STORY: Richie Lanz (Murray) is a down-on-his-luck manager of musicians. While claiming to have once had a glowing roster of stars, the best he can now do is to book his sole act, Ronnie (Deschanel) to sing in dive bars. His life changes one day, when he ends up in Afghanistan, discovers a talented Pashtun singer named Salima (Lubany), and has her participate in reality show Afghan Star.
REVIEW: Richie runs his artiste management business from a makeshift office in a Van Nuys motel. A hustler at heart and in desperate need of cash, he’ll manage even the worst possible singers who are tone deaf, in a desperate bid to cover his costs. Ronnie helps him out as his secretary in the hope that he’ll steer her in the right direction, career-wise. So when a promoter asks him to get Ronnie to tour Afghanistan, Lanz’s sold on the idea.
Cut to Afghanistan and a disastrous turn of events leaves him lost, in every sense. But deliverance arrives in the form of Salima, and Lanz gets a shot at reviving his self-esteem by managing her in the face of all odds, like for example, her father’s bitter opposition to her being a singer.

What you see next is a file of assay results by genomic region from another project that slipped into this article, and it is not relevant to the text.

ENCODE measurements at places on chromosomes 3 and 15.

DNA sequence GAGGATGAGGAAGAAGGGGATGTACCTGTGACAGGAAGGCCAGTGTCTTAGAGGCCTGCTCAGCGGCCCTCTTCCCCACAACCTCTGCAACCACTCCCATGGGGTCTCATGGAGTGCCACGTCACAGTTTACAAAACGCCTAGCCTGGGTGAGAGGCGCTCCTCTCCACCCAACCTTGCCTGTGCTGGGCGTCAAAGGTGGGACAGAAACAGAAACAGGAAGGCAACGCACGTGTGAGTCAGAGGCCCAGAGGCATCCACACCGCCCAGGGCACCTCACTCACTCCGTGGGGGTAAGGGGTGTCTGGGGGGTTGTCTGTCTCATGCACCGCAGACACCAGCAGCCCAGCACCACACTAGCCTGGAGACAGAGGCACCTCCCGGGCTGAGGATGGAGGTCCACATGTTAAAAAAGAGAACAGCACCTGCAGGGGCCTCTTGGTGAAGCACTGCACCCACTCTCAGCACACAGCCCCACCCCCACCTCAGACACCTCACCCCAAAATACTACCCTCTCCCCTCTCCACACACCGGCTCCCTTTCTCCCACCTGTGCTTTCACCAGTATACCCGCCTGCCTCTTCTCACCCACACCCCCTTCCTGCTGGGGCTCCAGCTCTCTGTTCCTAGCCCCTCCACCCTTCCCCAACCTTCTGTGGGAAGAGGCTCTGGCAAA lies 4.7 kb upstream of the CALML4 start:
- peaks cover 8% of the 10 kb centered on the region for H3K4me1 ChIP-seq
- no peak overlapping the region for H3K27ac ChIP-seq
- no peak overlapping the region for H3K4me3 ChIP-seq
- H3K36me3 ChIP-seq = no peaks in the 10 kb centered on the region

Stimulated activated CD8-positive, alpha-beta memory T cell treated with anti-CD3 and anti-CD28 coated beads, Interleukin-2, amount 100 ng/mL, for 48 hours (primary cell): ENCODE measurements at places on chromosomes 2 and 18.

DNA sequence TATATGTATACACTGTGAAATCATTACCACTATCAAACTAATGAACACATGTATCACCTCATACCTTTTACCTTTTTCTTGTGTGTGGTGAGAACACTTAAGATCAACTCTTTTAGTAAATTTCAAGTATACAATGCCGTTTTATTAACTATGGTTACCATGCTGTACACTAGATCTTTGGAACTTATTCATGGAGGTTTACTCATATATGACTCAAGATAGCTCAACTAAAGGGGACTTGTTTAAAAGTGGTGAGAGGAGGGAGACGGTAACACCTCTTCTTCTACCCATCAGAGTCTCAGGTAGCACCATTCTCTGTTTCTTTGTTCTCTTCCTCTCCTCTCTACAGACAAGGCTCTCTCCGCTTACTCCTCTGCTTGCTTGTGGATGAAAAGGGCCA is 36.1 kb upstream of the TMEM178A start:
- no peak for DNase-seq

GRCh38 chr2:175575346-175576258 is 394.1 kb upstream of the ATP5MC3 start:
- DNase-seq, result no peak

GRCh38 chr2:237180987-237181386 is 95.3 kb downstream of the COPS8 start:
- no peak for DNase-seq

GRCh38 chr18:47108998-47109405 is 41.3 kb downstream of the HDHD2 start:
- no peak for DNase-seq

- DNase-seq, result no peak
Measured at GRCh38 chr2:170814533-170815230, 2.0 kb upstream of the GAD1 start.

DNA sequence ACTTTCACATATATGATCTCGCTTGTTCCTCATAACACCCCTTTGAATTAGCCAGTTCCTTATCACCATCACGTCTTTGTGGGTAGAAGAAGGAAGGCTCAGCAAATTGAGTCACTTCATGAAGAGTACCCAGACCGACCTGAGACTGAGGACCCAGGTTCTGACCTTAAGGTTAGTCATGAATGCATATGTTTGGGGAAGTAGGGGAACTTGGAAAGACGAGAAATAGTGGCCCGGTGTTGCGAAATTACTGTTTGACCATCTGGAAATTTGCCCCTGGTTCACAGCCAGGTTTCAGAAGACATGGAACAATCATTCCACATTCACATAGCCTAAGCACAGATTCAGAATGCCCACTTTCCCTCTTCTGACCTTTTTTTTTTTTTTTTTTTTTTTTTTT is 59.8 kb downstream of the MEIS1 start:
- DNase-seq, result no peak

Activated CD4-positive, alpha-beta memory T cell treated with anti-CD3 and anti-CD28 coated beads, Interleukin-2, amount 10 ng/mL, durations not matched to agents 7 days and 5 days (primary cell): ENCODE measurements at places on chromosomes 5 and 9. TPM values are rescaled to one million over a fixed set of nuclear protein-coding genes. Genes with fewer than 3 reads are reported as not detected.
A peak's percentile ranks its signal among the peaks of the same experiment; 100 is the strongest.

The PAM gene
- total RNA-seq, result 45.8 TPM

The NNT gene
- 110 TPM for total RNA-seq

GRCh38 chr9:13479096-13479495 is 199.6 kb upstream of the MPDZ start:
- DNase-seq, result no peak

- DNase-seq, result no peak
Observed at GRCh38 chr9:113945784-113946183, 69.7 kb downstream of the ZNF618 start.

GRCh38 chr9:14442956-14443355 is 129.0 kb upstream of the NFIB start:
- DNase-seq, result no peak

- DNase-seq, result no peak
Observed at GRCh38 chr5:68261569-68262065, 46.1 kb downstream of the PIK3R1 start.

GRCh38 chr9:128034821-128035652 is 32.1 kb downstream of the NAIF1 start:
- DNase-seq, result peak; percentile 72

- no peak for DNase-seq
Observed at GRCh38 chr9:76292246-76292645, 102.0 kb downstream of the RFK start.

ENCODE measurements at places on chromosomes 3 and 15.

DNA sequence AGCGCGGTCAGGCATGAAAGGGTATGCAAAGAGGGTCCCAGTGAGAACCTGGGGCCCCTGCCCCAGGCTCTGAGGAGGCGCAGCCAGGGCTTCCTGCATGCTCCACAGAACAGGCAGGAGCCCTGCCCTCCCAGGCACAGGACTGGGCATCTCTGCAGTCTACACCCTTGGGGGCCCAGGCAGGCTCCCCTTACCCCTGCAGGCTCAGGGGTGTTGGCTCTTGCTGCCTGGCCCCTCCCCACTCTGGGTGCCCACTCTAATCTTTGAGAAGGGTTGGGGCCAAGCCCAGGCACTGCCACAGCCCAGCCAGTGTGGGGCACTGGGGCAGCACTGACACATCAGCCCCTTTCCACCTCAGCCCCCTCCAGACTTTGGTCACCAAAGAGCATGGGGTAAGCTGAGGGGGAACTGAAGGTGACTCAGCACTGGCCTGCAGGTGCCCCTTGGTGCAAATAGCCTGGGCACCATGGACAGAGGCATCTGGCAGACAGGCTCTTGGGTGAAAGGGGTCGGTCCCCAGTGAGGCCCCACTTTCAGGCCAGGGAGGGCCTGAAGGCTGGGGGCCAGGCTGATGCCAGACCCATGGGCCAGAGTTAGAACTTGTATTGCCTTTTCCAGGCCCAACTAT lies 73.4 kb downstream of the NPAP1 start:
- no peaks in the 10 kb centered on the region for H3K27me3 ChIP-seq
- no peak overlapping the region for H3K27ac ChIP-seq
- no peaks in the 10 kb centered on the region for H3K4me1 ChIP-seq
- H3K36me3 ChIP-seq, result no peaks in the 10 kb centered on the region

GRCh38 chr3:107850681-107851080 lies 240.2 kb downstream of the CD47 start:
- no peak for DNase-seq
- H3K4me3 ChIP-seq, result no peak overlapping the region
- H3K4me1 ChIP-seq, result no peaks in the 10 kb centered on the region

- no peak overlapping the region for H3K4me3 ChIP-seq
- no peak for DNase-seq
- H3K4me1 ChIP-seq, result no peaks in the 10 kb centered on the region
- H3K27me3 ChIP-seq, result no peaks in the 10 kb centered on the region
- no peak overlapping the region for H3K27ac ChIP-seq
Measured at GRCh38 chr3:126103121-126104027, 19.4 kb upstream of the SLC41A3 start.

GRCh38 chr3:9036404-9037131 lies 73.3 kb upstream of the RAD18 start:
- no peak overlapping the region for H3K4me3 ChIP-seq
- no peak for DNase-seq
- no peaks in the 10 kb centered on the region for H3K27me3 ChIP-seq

The issue with this movie is that it tries to be too many things. Murray has his comedic turns. He works best in concise, well-paced doses but an entire film’s worth of Bill Murray gets a bit too much.
A commentary on female emancipation is also attempted, but looks insincere. Then there’s a side-story about Afghan tribal politics that only distracts from the main story. Except for Lanz’s driver friend Riza (Moayed), the other Afghans come across as perpetually-angry, fanatical caricatures. Hudson’s campy prostitute character seems completely unnecessary; it adds nothing to the film.
Furthermore, the idea that a reality TV show can unite a war-torn country and make the Afghans forget their concerns, comes across as farcical. While the film’s basic premise is unusual and in parts interesting, it loses steam in the second half, with a fairly bland conclusion.